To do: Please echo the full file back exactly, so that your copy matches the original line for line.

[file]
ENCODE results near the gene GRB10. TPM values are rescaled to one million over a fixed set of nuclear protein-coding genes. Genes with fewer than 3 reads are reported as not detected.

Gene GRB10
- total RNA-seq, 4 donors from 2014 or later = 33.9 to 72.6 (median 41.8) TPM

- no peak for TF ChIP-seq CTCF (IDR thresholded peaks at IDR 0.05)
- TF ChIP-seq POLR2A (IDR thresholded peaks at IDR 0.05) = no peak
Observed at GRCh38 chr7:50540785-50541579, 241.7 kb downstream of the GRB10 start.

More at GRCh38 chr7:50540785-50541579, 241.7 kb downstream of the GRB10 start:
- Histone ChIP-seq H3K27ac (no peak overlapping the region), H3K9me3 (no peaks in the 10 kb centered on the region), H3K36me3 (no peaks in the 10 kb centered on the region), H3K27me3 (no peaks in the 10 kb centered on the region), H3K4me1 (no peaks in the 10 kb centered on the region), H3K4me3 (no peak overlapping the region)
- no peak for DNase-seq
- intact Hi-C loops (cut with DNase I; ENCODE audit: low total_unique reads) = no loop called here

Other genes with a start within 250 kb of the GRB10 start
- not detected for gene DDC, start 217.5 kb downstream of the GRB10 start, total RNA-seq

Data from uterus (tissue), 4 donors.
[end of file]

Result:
ENCODE results near the gene GRB10. TPM values are rescaled to one million over a fixed set of nuclear protein-coding genes. Genes with fewer than 3 reads are reported as not detected.

Gene GRB10
- total RNA-seq, 4 donors from 2014 or later = 33.9 to 72.6 (median 41.8) TPM

- no peak for TF ChIP-seq CTCF (IDR thresholded peaks at IDR 0.05)
- TF ChIP-seq POLR2A (IDR thresholded peaks at IDR 0.05) = no peak
Observed at GRCh38 chr7:50540785-50541579, 241.7 kb downstream of the GRB10 start.

More at GRCh38 chr7:50540785-50541579, 241.7 kb downstream of the GRB10 start:
- Histone ChIP-seq H3K27ac (no peak overlapping the region), H3K9me3 (no peaks in the 10 kb centered on the region), H3K36me3 (no peaks in the 10 kb centered on the region), H3K27me3 (no peaks in the 10 kb centered on the region), H3K4me1 (no peaks in the 10 kb centered on the region), H3K4me3 (no peak overlapping the region)
- no peak for DNase-seq
- intact Hi-C loops (cut with DNase I; ENCODE audit: low total_unique reads) = no loop called here

Other genes with a start within 250 kb of the GRB10 start
- not detected for gene DDC, start 217.5 kb downstream of the GRB10 start, total RNA-seq

Data from uterus (tissue), 4 donors.